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A coalition of business, education, government, and human-services officials last week announced the launching of the nation's first institute designed specifically to train teachers to facilitate youth-service projects.

The Pennsylvania Institute for Youth Service, located in Philadelphia, will serve as a statewide training resource for superintendents, principals, and teachers in the state's 501 school districts to begin, strengthen, and expand school-based community-service projects among students, its organizers say.

The institute will provide workshop training, inservice sessions in schools, extension courses through universities, and assistance in curriculum development, assessment, and testing, officials said.

The institute's purpose is "to give to teachers and school administrators alike the practical tools, technical assistance, and professional support to make community service a daily reality in the lives of Pennsylvania students," J. Lawrence Shane, vice chairman of Scott Paper Company and an organizer of the effort, said in a statement.

The project was organized by the Pennsylvania Citizen Service Project together with the Philadelphia school district and several business groups.

The institute is located at Abraham Lincoln High School, whose existing youth-service projects will serve as a "living lab" for institute participants, said Larry Hochendoner, president of the Citizen Service Project and a consultant to the institute.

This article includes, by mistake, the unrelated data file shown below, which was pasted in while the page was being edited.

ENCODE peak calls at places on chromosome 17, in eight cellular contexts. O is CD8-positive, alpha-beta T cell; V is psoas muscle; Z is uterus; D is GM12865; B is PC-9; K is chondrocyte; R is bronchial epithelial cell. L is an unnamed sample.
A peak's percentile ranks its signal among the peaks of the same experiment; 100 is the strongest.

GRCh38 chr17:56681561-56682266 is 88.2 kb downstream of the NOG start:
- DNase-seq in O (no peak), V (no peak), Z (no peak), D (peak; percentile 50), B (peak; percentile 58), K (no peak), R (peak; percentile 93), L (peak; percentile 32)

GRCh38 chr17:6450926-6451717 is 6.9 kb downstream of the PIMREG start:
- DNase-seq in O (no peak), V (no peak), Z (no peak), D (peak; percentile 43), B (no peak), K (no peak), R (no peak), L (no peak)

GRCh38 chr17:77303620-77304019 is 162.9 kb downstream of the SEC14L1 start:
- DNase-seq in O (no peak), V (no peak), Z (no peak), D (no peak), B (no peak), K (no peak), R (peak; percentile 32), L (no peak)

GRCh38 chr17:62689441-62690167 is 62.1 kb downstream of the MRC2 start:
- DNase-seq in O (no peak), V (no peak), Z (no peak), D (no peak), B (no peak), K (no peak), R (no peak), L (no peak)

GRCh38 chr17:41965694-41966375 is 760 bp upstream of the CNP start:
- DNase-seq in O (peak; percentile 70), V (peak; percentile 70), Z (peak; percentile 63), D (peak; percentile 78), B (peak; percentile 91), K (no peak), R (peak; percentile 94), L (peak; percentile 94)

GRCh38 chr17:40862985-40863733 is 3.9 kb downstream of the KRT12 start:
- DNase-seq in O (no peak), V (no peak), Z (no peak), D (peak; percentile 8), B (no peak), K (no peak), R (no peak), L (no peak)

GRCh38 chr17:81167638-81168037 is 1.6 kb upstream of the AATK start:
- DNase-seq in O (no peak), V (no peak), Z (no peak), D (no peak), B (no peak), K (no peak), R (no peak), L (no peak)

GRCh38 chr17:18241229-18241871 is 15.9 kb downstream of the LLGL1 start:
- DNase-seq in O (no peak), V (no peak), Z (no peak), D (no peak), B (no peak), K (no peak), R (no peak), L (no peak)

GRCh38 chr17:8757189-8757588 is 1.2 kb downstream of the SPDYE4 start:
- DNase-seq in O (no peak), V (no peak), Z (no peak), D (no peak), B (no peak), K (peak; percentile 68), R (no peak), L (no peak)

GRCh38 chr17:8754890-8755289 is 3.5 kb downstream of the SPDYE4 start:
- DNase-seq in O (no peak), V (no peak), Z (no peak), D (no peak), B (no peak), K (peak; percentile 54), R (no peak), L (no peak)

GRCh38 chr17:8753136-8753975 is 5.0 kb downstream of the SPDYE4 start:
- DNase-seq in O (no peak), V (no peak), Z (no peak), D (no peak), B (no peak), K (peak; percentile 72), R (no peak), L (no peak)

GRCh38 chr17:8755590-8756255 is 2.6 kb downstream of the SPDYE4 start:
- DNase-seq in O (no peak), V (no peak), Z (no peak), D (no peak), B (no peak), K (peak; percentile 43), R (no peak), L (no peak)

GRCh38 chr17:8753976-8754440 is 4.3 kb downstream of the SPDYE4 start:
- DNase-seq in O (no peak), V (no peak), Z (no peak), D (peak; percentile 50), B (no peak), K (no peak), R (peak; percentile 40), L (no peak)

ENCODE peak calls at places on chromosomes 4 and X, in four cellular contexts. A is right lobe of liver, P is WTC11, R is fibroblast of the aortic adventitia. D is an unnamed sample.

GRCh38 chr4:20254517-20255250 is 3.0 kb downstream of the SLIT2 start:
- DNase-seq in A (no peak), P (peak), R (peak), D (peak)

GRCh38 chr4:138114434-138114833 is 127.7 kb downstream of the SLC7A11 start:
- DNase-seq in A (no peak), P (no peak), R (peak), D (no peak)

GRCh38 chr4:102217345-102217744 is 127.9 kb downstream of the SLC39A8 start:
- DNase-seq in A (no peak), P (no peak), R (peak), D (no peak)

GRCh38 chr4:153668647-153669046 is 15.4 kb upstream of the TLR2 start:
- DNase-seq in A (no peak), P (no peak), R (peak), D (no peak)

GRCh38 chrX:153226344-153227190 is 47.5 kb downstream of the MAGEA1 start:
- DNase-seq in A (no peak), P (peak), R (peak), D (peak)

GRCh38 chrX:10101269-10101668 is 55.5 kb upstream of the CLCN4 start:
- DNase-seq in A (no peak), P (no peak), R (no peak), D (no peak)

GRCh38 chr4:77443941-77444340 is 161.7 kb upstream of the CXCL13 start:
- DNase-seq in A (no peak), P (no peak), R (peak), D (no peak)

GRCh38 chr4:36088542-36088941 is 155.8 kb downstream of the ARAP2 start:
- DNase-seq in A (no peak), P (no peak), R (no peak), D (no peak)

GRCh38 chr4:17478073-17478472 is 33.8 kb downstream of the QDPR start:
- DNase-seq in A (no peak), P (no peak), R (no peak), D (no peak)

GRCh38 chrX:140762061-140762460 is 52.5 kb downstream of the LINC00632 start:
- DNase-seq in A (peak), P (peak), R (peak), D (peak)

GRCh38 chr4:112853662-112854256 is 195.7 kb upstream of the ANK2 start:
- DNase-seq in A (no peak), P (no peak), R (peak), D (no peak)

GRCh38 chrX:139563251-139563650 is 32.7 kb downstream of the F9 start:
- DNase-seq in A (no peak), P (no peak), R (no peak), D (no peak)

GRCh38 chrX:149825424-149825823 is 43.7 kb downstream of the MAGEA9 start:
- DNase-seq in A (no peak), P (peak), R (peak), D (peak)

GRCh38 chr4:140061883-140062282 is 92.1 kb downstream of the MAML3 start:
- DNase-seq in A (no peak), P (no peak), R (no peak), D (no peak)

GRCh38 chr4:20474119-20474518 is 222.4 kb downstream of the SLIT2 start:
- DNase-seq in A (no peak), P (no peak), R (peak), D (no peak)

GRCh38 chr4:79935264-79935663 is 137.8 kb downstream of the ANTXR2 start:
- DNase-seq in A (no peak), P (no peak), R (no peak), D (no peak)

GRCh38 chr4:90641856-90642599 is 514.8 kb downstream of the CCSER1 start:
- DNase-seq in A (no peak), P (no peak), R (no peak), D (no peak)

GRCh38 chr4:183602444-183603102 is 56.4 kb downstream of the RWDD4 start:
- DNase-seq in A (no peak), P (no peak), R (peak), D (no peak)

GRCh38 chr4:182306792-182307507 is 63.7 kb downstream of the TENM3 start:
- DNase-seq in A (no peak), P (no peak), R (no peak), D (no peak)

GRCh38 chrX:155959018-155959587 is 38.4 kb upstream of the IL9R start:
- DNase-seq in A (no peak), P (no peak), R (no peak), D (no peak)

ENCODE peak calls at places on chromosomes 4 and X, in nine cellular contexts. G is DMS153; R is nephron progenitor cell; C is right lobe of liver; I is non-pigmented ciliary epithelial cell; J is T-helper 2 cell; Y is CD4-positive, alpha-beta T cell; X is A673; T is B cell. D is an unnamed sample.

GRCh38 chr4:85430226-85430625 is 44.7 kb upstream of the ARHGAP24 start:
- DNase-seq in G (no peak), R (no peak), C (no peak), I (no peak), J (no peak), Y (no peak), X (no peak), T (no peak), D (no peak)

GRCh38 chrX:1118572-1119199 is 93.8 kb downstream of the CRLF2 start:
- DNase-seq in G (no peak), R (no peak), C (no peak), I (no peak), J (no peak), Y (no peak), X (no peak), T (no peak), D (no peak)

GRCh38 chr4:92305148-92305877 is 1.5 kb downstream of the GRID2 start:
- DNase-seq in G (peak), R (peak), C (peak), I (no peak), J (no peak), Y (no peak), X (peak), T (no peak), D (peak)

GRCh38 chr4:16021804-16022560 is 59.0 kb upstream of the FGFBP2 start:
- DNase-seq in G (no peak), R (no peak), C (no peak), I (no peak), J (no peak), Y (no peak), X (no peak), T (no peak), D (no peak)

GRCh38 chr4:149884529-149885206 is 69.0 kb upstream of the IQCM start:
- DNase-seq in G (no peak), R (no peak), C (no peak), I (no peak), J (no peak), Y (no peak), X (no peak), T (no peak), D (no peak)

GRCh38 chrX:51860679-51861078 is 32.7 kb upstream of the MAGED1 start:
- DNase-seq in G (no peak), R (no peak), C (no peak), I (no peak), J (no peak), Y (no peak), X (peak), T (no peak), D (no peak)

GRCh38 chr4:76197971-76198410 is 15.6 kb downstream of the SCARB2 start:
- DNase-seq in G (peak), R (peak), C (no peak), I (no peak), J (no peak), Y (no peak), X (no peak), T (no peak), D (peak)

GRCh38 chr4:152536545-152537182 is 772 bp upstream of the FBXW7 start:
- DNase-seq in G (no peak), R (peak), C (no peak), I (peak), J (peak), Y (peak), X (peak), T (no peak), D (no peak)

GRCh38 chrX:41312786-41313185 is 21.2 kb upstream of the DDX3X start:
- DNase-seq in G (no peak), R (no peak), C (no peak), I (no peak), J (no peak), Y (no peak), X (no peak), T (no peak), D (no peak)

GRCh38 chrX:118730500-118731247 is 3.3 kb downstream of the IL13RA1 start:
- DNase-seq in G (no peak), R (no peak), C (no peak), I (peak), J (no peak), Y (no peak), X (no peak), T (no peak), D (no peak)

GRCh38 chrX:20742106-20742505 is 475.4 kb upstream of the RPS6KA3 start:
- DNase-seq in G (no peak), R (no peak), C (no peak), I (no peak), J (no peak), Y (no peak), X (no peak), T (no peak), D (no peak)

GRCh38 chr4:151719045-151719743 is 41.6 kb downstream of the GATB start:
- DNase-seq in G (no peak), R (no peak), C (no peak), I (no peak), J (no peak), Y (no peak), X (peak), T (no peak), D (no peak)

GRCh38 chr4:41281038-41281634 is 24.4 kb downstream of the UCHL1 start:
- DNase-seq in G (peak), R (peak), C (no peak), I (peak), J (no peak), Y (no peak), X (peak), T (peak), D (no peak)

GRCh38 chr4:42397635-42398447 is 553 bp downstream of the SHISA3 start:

The school's principal, Harry Silcox, will be the institute's director.

The institute has approximately $65,000 in seed money, and will aggressively seek grants to fund its operations, Mr. Hochendoner said.

Arkansas officials recently gave students who pass the General Educational Development test the same status as high-school graduates, joining 10 other states that call the credential a "high-school diploma."

The Arkansas decision comes after ged officials last year began urging states to reconsider the various names the high-school equivalency credential is given from state to state. Officials in Kentucky last year became one of 11 states to call their credential a "high-school equivalency diploma."

Other states award some type of "certificate," which ged officials argue perpetuates a stigma that students who pass the test are not on par with high-school graduates.

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